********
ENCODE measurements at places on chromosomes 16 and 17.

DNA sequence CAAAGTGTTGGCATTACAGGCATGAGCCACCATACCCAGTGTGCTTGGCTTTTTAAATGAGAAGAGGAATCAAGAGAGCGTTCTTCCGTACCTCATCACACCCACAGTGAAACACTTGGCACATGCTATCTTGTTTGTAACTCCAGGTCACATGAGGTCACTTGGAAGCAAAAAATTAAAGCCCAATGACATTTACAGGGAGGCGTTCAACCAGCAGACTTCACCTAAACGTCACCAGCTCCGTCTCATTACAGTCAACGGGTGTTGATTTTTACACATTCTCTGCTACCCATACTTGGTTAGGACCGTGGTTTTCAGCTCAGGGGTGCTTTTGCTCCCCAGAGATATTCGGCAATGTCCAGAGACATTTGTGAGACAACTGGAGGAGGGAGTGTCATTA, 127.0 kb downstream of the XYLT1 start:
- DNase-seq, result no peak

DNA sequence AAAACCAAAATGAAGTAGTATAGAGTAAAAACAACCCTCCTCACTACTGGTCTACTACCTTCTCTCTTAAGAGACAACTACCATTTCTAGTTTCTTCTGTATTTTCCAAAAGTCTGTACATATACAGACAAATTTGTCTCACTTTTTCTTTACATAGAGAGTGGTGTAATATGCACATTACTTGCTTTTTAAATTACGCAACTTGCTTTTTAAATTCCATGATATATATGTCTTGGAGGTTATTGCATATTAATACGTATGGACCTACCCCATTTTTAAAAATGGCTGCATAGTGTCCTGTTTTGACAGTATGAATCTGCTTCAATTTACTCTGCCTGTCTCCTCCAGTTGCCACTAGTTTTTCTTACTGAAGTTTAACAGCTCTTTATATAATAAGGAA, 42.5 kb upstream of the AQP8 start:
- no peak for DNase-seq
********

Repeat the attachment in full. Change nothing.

ENCODE measurements at places on chromosomes 16 and 17.

DNA sequence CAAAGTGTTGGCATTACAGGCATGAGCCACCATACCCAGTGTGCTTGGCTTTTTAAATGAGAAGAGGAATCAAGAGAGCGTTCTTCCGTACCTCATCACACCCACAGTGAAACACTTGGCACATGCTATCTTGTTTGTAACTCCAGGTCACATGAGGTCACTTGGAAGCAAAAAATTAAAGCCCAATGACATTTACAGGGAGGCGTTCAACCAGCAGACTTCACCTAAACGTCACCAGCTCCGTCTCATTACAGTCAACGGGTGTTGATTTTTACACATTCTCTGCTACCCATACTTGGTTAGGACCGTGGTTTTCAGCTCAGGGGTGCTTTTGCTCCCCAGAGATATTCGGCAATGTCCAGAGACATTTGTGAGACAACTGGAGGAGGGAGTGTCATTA, 127.0 kb downstream of the XYLT1 start:
- DNase-seq, result no peak

DNA sequence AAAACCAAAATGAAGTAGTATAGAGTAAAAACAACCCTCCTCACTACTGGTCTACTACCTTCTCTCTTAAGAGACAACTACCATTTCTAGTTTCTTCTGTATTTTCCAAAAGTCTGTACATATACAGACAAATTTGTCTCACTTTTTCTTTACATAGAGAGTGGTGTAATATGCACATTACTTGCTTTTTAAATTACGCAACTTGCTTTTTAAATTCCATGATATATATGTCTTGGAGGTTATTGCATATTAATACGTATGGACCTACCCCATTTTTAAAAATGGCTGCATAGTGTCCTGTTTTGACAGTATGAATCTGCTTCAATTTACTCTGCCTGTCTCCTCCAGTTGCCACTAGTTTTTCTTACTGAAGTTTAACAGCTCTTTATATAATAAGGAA, 42.5 kb upstream of the AQP8 start:
- no peak for DNase-seq